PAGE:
Whether you’ve already grown a successful SaaS company or are just entering this stage at your first business, this is a pivotal time ahead of any future fundraising efforts.
You’ve already worked hard, whether through bootstrapping or early-stage funding programs, to get to this point. At this stage, you’ve refined your platform, built a sticky customer base, implemented your go-to-market strategy, and finalized other key essentials. Now, it’s time to take things to the next level. You could continue growing organically, but that growth can be accelerated through outside investment. You have options, but choosing a non-dilutive growth avenue is the ideal way to achieve your goals.
But why is that? Why not consider a venture capital firm, private equity, or angel investor? You could opt to go that route, but at this important stage, the platform you’ve put so much time into is ready to take off. While equity-based funding will give you the resources you need to pursue opportunities right now, giving up that equity at this stage does more than dilute your ownership. It dilutes your vision. It dilutes your drive. It dilutes your direction.
You’re the one who has built this business and system, and you know it better than anyone else. You should be the one driving its future, and only one capital solution offers the non-dilutive growth designed to keep you fully in the driver seat from day one: venture debt financing.
Understanding Debt Financing for SaaS Companies
Venture debt financing is one of the best ways to achieve non-dilutive growth in your business and platform. Just as it sounds, venture debt financing is a loan as opposed to equity investment and can be structured in a variety of ways depending on your goals and your financial strategy. As long as you meet your lender’s revenue requirements and other criteria, qualifying should be a breeze.
For example, if you already have strong revenues and margins, you might opt for a standard installment arrangement in which you pay the debt back over a few years with consistent monthly payments. If you want investment benefits earlier on, an interest-only structure might be more beneficial as you’ll only need to make interest payments on the loan amount (though you’ll have larger principal payments later or will need to make a balloon payment).
Another common approach is a step-up structure. In this arrangement, your payments are tied to your monthly revenue. Another term for this is revenue-based financing, but some lenders differ when it comes to the details. For example, River SaaS Capital offers a step-up structure in which payments increase alongside revenues, but all of this is determined upfront during the application process. Traditional revenue-based financing is purely tied to your revenue, so you won’t be able to know what your payment will be until you know how the business has done during a given month. There are other differences that you can learn about here.
Overall, venture debt financing stands in stark contrast to equity alternatives when it comes to non-dilutive growth because you remain in complete control. With equity, you’ll not only lose a percentage of ownership in your business, but you’ll also likely have to give up a board seat to the investor. This gives them an active role in the daily running of your company. You’ll have to consider their preferences at the decision-making table until they decide to exit.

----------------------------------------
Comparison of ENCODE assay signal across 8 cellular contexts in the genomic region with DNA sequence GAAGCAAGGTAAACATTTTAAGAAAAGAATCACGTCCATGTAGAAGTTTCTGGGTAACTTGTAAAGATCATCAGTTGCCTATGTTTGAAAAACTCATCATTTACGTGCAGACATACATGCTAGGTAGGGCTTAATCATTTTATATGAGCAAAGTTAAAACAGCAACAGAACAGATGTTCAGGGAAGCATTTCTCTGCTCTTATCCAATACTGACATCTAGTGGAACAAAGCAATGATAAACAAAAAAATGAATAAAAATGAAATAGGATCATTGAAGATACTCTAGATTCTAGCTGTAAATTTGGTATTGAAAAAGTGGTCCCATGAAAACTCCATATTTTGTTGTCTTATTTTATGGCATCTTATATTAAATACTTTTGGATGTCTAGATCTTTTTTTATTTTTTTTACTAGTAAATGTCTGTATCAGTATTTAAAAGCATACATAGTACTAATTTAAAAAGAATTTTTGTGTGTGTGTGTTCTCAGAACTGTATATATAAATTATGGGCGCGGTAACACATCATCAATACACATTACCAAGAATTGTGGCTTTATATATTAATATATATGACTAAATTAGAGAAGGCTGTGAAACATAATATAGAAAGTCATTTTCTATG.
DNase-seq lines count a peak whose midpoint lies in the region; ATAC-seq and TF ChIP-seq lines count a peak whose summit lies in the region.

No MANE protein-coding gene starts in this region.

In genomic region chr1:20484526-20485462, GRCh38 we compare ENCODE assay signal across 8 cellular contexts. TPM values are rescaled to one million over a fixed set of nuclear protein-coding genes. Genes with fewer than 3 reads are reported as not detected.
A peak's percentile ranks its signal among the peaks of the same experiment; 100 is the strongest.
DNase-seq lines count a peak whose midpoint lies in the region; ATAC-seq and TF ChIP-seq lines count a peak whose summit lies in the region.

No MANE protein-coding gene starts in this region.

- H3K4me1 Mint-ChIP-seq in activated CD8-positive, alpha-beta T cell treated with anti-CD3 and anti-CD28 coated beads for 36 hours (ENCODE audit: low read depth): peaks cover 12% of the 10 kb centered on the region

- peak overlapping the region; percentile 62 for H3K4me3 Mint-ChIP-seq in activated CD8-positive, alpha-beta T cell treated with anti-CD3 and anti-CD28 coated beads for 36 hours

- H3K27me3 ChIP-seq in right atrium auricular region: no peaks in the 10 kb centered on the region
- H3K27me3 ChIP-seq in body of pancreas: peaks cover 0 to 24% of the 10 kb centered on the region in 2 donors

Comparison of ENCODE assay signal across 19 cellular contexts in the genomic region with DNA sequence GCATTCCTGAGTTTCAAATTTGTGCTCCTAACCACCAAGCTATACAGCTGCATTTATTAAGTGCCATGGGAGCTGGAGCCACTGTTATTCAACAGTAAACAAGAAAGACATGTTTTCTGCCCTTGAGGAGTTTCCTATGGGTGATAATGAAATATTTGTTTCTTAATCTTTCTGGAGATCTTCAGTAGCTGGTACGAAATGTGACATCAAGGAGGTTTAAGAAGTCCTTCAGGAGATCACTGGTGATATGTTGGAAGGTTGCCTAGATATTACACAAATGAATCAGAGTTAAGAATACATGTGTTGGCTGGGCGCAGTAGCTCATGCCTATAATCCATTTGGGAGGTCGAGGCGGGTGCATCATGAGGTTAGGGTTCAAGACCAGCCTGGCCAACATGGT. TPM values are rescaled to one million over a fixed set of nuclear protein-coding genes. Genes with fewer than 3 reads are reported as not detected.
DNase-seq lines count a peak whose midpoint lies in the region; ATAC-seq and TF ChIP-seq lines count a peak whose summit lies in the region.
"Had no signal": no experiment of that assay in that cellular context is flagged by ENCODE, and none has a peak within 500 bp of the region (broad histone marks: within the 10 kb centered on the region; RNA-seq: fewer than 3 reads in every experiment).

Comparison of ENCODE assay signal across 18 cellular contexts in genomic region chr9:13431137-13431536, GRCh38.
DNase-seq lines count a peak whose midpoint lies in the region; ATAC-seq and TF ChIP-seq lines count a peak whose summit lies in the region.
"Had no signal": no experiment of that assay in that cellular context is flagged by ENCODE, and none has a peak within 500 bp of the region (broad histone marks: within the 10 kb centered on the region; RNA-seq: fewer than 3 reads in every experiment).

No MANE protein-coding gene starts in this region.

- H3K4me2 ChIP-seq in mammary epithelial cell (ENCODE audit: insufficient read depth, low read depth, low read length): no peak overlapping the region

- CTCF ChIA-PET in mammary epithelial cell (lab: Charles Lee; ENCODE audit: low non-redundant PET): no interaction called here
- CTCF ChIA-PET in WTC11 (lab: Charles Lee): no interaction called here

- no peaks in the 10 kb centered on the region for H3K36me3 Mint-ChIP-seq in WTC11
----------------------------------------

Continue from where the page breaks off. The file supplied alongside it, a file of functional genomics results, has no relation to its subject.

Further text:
A Key Consideration with Debt Financing Lenders
While every lender is different, it’s important to work with one that doesn’t use warrants. With equity financing, you have to give up a portion of ownership in your business in order to receive growth capital. While it’s not necessarily immediate equity, some venture debt lenders require their borrowers to provide warrants in exchange for their debt capital (that, or the lender will accept them as an incentive to lend).
Warrants are a financial mechanism in which a company agrees to sell stock to a lender at a certain price up to a specific time period. At any point before that time, the lender has the freedom to ‘exercise the warrant,’ allowing them to buy your stock at a fixed price (even if the stock is worth more). This gives them an immediate ownership position in the company similar to an equity investor. You’ll likely have to pay them dividends, which further eats into your profits. Learn more about warrants in our free ebook.
Because debt financing ensures non-dilutive growth, you’ll be able to put the capital to work faster than alternative avenues. While you’ll have to make payments in some form, these will be defined early on so you know what to expect and can factor them into your financial strategy. As your revenue increases due to sales and marketing acceleration, you’ll be able to enjoy more of your profits and use them more strategically.
Debt financing also benefits founders should they decide to exit down the road. As long as the debt is satisfied, the growth achieved and the resulting sale price ensure a greater takeaway for founders. With equity, dividends and an eventual payout equivalent to the investor’s holdings will be required, which — depending on your success — could be significant. You won’t have as much time to plan for this, either, as the investor could decide to exit at virtually any time. Compare debt and equity side-by-side in this free infographic to get more insights.
Ready for a Non-Dilutive Growth Solution?
River SaaS Capital offers flexible venture debt financing solutions for growing SaaS companies. We’ve successfully helped a number of technology startups put our growth capital to work for new marketing initiatives, sales hires and programs, and more — and we’re ready to do the same for you. Learn more about our process, our criteria, and our investment team.